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Paul Wellman

Plains All American Indicted in Refugio Oil Spill


Editor’s Note: For an update to this story, go here.

Two days before the one-year anniversary of last May’s Refugio Oil Spill, Plains All American Pipeline and one of its employees has been indicted on criminal charges, according to the oil company.

On May 19, 2015, the now-infamous Line 901 ruptured and spilled an estimated 142,000 gallons of viscous crude oil, with about 20,000 gallons reaching the Pacific Ocean.

The charges are expected to be announced Tuesday at 11 a.m. at the Santa Barbara District Attorney’s Offices by California Attorney General Kamala Harris and DA Joyce Dudley.

Plains executives said in a press release the indictment includes 46 counts. Of those, the company said, 10 are related to the release of crude oil or reporting the release to federal and state response centers. The rest are related to the wildlife killed in the spill. State wildlife workers collected 202 dead birds and 99 dead mammals after the spill; 69 animals were collected and later freed.

Plains executives objected in a statement to the criminal charges, saying they were “deeply disappointed” with the decision. “Plains believes that neither the company nor any of its employees engaged in any criminal behavior at any time in connection with this accident, and that criminal charges are unwarranted. We will vigorously defend ourselves against these charges and are confident we will demonstrate that the charges have no merit and represent an inappropriate attempt to criminalize an unfortunate accident,” read a press release.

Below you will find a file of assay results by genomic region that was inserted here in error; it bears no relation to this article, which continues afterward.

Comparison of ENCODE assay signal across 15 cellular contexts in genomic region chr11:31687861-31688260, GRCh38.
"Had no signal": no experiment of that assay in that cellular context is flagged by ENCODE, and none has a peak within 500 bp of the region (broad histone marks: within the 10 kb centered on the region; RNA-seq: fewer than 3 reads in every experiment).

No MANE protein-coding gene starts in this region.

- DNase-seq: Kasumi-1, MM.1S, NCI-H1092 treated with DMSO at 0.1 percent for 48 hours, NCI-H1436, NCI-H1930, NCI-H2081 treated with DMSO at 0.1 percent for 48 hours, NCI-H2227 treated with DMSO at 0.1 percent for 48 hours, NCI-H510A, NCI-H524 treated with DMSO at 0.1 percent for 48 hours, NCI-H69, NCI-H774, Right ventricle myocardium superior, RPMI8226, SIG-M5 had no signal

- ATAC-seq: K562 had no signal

Linda Krop, Chief Counsel for the Environmental Defense Center, hailed the announcement, calling it a “great deterrent” and insisted the criminal charges were justified. “Clearly, Plains neglected its responsibility to operate the pipeline safely and failed to report the spill in a timely manner,” she said.

Kristen Monsell, an attorney with San Francisco-based Center for Biological Diversity, expressed mixed feelings about the indictment charges: “It’s good to see Plains being held accountable for its role in this devastating spill, but our coast needs broader action. All the indictments in the world can’t change the fact that crude pipelines and oil drilling are inherently dangerous and just don’t belong in our fragile coastal environment.”

This is a breaking news story. Check back for updates.



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